Unemployment up to 5.3% as slack widens

The jobless rate edged higher to a seasonally adjusted 5.3 per cent in August, bolstering the case for another Reserve Bank rate cut as soon as next month.

A surge in people with part-time work boosted net employment by 34,700 to 12.93 million during the month, according to Thursday’s data from the Australian Bureau of Statistics, but underemployment ticked higher on a 15,500 decrease in people with full-time work.

Most economists had expected the unemployment rate to remain unchanged at 5.2 per cent for a fifth consecutive month, despite dual rate cuts by the Reserve Bank and government tax stimulus supposedly initiated to counter jobs market slack, low wages growth, and low household consumption levels.

The participation rate also continues to climb, edging up to a new record high of 66.2 per cent during the month, indicating the demand for labour is being met with increased supply.

BIS Oxford Economics senior economist Sean Langcake said this was keeping a firm lid on wages growth.

“While today’s move is only a small one, it does provide further evidence that the labour market may be losing some momentum, Mr Langcake said on Thursday.

Unemployment was the key metric cited by the RBA in its decision to cut rates in both June and July to a record low 1.0 per cent, with a third cut to 0.75 per cent already completely priced in by the market for November.

The RBA has indicated it will cut again if needed, but has repeatedly called on government to pitch in if it is to hit its long-term jobless goal of 4.5 per cent.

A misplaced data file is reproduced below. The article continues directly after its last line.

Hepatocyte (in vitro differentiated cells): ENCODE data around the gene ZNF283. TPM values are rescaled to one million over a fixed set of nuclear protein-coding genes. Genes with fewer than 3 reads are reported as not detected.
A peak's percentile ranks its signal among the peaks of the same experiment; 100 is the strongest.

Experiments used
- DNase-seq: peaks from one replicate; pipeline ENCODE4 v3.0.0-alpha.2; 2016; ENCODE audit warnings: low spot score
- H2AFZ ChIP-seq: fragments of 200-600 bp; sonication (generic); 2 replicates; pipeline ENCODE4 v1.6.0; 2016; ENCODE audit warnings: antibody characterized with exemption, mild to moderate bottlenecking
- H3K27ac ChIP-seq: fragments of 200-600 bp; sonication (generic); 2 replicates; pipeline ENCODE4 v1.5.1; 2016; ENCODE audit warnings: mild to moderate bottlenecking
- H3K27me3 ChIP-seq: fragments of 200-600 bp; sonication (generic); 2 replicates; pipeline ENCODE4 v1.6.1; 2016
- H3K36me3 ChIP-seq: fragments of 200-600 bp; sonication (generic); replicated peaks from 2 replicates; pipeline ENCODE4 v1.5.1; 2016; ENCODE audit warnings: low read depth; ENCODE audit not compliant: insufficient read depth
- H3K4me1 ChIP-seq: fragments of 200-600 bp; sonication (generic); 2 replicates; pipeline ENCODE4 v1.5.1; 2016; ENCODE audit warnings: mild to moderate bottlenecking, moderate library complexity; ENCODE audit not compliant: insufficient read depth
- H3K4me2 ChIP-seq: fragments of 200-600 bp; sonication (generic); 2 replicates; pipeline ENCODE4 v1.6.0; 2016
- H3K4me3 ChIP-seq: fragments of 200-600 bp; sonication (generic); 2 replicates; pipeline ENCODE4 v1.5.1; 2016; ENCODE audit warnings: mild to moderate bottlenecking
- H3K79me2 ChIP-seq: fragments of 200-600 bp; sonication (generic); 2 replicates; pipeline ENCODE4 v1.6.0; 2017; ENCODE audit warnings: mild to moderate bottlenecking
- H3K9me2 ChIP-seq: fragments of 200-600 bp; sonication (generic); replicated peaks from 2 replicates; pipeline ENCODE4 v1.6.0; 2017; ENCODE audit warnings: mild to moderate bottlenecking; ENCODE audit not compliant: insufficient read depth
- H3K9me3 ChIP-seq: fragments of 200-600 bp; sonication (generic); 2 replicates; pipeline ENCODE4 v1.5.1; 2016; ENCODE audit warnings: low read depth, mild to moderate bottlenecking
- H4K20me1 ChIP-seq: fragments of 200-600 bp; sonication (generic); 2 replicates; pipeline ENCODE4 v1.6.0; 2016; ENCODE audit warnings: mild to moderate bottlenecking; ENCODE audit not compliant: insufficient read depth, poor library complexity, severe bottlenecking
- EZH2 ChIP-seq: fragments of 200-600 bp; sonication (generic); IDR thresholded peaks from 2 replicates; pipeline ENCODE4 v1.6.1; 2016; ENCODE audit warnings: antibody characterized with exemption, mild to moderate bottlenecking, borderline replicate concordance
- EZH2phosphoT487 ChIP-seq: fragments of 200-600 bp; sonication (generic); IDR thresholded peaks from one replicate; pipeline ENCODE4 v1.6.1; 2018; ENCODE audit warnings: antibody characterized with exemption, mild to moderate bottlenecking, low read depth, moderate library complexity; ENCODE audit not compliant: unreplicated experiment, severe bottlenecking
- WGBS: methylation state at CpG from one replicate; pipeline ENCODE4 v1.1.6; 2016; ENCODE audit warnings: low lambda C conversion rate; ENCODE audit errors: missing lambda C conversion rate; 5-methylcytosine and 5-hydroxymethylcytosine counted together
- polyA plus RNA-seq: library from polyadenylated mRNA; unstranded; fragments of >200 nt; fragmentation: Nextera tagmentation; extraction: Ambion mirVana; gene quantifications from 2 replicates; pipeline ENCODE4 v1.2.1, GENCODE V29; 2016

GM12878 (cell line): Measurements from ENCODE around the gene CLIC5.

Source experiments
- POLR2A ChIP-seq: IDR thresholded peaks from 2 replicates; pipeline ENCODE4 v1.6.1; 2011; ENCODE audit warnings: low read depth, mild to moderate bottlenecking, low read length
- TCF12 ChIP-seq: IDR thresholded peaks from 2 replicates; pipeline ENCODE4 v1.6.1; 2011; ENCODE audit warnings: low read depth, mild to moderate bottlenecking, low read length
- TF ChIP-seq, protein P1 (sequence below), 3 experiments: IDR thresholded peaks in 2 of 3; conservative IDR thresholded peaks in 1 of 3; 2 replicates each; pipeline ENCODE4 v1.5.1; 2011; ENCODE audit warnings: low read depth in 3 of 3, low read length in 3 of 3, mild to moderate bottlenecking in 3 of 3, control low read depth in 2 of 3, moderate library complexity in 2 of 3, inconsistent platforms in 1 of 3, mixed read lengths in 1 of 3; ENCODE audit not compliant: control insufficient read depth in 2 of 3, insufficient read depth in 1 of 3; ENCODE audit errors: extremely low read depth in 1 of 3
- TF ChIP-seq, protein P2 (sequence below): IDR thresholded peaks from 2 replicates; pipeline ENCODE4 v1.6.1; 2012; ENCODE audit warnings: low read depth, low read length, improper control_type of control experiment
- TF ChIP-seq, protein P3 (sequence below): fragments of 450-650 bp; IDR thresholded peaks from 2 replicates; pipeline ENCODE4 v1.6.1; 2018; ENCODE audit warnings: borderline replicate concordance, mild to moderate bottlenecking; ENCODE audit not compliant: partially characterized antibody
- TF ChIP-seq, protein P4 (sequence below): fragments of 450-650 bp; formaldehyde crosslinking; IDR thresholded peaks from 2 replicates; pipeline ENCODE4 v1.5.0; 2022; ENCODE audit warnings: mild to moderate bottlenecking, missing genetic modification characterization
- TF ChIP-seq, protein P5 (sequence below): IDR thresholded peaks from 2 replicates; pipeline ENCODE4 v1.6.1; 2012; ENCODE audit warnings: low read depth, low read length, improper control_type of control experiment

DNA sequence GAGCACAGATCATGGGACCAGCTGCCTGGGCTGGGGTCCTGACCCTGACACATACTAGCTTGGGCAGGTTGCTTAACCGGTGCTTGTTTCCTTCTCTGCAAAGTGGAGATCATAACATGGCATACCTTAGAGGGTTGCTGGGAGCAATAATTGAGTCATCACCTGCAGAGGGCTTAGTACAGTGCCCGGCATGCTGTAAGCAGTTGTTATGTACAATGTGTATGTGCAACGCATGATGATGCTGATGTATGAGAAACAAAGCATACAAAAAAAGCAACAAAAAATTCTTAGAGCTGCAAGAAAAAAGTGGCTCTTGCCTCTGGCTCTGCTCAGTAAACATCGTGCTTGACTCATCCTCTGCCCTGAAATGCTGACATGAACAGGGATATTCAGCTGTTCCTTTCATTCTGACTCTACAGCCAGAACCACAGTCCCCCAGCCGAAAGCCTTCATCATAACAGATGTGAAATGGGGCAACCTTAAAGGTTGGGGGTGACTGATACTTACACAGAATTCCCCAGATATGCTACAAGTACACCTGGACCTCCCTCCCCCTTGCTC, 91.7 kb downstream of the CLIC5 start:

Economists widely expect the RBA to cut rates once more this year – in either October or November – with a further cut to 0.5 per cent predicted early in the new year.

ANZ economist Felicity Emmett said Thursday’s result should be enough to prompt another 25 percentage point cut next month.

Callam Pickering, APAC economist at Indeed, said conditions would likely get worse before the labour market improves, especially after the economy recorded its softest growth since the global financial crisis during the June quarter

“There is also a growing divergence between employment growth and growth in hours worked,” Mr Pickering said.

“That suggests that while the economy is still creating jobs it isn’t necessarily creating the same quality of jobs as it was a year or two ago.”

The number of unemployed people increased by 4,100 to 716,800 during August, and the monthly underutilisation rate increased by 0.1 points to 13.8 per cent.

Total monthly hours worked increased by 3.9 million to 1.782 billion.

The seasonally adjusted unemployment rate increased by 0.4 points in both South Australia, to 7.3 per cent, and Tasmania, to 6.4 per cent, and by 0.1 points in Victoria to 4.9 per cent.

Decreases were recorded in New South Wales, down 0.2 points to 4.3 per cent, and Western Australia, down 0.1 points to 5.8 per cent, with Queensland recording no change.

The Australian dollar dropped from 68.10 US cents just before the data’s release to a two-week low of 67.89 US cents.


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